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When detectives arrive at the scene of a murder they are presented with lots of evidence, ranging from tiny unseen hairs or particles which could provide DNA, to bigger more noticeable clues such as potential murder weapons. Some of the most gruesome and obvious clues are usually bloodstains, and, by using mathematical analysis, these bloodstains can provide powerful evidence as to what happened.

It is important for detectives to try and find the exact location of an attack in order to piece together an accurate sequence of events. Investigators analyse the shape and location of bloodstains in order to work out exactly where they came from. Most blood will not drip vertically from a wound, but rather will be flicked from a knife or injury as it moves. This means that blood drops will hit the ground at an angle forming the shape of an ellipse. The shape of the drop shows the direction of travel of the blood and the shape of the ellipse helps detectives establish the size of the angle at which the drop hit the floor. This is called the angle of impact. Every ellipse has two principal measurements, the major axis (A) and the minor axis (B).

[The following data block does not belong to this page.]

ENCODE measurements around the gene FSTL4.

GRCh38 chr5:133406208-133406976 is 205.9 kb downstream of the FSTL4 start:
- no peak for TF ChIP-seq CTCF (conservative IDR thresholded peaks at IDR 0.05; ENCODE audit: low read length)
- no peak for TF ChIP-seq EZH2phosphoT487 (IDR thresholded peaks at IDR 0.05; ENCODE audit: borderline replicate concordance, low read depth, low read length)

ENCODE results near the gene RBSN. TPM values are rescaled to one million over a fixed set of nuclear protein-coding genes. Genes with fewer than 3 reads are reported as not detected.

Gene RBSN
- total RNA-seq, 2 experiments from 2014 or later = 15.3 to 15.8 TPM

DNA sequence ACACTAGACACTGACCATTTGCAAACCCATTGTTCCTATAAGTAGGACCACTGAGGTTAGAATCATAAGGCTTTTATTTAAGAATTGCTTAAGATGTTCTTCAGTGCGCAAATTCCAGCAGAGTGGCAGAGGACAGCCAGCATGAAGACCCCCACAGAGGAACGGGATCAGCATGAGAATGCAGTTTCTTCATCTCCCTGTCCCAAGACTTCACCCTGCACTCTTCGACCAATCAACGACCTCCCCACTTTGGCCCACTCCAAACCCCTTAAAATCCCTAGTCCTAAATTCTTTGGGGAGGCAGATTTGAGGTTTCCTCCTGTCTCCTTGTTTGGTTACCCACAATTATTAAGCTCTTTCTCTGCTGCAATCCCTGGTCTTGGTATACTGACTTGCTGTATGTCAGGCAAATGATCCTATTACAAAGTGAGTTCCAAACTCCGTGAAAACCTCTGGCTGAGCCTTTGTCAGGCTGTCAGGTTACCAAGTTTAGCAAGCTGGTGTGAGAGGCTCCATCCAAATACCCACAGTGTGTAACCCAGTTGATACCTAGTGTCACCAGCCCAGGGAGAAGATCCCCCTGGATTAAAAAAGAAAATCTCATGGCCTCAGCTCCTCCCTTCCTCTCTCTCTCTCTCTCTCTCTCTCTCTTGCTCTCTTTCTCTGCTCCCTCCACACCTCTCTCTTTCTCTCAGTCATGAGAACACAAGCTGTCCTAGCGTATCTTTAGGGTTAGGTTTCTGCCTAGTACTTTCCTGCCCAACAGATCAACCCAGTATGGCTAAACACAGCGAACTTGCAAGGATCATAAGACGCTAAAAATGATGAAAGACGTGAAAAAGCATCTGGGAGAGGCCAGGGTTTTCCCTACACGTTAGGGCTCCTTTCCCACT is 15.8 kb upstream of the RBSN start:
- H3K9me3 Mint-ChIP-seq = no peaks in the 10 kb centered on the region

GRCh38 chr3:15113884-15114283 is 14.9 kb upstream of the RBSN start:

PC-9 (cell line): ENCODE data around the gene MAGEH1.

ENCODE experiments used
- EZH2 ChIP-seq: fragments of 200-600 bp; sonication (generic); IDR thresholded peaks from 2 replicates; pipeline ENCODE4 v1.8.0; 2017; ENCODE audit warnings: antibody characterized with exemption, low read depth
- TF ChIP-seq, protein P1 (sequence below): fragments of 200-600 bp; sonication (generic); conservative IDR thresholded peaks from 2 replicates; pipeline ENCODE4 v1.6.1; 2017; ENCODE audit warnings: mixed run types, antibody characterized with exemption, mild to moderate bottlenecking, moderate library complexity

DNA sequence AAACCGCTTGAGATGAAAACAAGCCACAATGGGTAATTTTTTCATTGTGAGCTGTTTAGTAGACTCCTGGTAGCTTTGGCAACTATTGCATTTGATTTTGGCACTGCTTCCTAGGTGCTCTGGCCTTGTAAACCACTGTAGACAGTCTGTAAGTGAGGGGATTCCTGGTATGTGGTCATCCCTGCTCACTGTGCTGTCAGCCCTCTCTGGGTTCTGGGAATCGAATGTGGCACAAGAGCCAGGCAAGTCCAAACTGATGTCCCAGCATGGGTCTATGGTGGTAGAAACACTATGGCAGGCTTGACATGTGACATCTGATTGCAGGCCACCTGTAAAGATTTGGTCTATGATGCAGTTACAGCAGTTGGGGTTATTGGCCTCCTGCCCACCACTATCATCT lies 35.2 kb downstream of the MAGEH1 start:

murder fig1

Using these two measurements we can find out the angle of impact \theta using the equation:

\theta\sin = \frac{B}{A}

It is quite likely that there are multiple bloodstains at a crime scene, and this allows us to use basic trigonometry to find a region in space from which the blood has originated.

For example, if you had three bloodstains you can draw lines showing the horizontal directions in which the blood drops have traveled. Assuming they came from the same source, these lines will meet at a common point P. Given that we have already worked \theta out for each of the three bloodstains, we can then calculate the vertical distance \textit h above the common point by using:

\textit h = \textit d \tan \theta

This finds a point above the ground from where all the drops could have originated. Investigators will, however, usually talk about a region in space, as it is too inaccurate to talk about one precise point.

fig 2

In the past investigators used to use actual string to determine the origin of the blood drops and the process is still called ‘stringing’. Using string was not as accurate as mathematically calculating the region using computer software, which is what happens nowadays.

Analysing blood stains is just one of the many ways in which mathematics can be used to help fight crime. If you want to find out more take a look at the article Crime Fighting Maths which can be found in Plus, an online maths magazine.


Article by Hazel Lewis based on a piece by Graham Divall in 50 Visions of Mathematics.

Teaching ideas and resources to support the learning of topics covered in this article can be found on the National STEM Learning website.